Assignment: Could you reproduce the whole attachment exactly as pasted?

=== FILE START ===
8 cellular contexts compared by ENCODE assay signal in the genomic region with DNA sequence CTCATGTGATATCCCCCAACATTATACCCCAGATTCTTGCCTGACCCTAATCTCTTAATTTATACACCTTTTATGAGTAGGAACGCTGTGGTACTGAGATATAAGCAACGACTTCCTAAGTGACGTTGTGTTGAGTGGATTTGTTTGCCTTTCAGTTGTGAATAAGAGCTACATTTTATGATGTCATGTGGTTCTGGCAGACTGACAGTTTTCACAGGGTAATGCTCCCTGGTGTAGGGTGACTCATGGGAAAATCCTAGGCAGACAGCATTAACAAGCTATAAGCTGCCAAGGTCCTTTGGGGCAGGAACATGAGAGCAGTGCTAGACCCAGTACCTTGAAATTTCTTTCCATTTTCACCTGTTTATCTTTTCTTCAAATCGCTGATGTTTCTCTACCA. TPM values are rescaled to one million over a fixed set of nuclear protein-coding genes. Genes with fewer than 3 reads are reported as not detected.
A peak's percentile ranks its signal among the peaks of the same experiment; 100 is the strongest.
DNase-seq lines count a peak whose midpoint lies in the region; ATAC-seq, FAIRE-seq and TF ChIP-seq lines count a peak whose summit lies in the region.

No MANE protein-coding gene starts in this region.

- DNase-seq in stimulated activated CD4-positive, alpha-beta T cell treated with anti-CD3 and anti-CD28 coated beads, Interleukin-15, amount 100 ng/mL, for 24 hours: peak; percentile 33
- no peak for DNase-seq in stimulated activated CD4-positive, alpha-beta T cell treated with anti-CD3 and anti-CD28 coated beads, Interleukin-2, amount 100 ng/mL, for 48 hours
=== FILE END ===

8 cellular contexts compared by ENCODE assay signal in the genomic region with DNA sequence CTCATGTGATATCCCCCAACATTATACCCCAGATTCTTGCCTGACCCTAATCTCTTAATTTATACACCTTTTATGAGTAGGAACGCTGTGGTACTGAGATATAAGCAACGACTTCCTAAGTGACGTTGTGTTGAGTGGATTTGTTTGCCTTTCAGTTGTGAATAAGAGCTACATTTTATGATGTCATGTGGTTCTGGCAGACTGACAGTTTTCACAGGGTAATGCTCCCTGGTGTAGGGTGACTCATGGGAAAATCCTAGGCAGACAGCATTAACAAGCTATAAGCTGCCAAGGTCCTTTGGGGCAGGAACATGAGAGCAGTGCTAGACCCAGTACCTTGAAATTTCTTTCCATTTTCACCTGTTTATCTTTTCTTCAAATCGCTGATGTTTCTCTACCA. TPM values are rescaled to one million over a fixed set of nuclear protein-coding genes. Genes with fewer than 3 reads are reported as not detected.
A peak's percentile ranks its signal among the peaks of the same experiment; 100 is the strongest.
DNase-seq lines count a peak whose midpoint lies in the region; ATAC-seq, FAIRE-seq and TF ChIP-seq lines count a peak whose summit lies in the region.

No MANE protein-coding gene starts in this region.

- DNase-seq in stimulated activated CD4-positive, alpha-beta T cell treated with anti-CD3 and anti-CD28 coated beads, Interleukin-15, amount 100 ng/mL, for 24 hours: peak; percentile 33
- no peak for DNase-seq in stimulated activated CD4-positive, alpha-beta T cell treated with anti-CD3 and anti-CD28 coated beads, Interleukin-2, amount 100 ng/mL, for 48 hours